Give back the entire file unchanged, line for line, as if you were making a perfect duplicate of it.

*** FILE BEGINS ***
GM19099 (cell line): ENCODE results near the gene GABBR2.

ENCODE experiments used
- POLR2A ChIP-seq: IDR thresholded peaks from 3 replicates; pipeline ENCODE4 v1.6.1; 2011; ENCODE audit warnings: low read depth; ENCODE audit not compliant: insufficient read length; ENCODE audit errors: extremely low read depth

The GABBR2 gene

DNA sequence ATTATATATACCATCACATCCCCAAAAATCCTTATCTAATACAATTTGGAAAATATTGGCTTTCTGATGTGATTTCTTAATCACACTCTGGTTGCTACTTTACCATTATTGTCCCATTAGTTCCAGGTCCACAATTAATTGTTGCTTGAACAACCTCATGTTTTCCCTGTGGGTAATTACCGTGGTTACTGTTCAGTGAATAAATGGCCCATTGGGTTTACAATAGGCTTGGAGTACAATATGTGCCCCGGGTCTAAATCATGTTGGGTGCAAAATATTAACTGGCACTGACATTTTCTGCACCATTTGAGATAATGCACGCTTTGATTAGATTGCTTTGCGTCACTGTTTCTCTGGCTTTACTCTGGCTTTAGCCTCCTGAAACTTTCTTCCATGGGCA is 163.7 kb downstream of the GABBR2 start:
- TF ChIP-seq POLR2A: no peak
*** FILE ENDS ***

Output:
GM19099 (cell line): ENCODE results near the gene GABBR2.

ENCODE experiments used
- POLR2A ChIP-seq: IDR thresholded peaks from 3 replicates; pipeline ENCODE4 v1.6.1; 2011; ENCODE audit warnings: low read depth; ENCODE audit not compliant: insufficient read length; ENCODE audit errors: extremely low read depth

The GABBR2 gene

DNA sequence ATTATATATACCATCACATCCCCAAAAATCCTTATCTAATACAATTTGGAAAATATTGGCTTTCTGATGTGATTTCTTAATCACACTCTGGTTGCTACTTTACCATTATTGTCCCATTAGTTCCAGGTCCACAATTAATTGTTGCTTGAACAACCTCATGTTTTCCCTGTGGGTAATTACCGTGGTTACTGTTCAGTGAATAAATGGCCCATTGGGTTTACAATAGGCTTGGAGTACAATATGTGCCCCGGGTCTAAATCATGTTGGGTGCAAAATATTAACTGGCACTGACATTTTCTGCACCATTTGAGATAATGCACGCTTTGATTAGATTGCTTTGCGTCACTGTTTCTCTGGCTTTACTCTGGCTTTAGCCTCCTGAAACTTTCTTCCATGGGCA is 163.7 kb downstream of the GABBR2 start:
- TF ChIP-seq POLR2A: no peak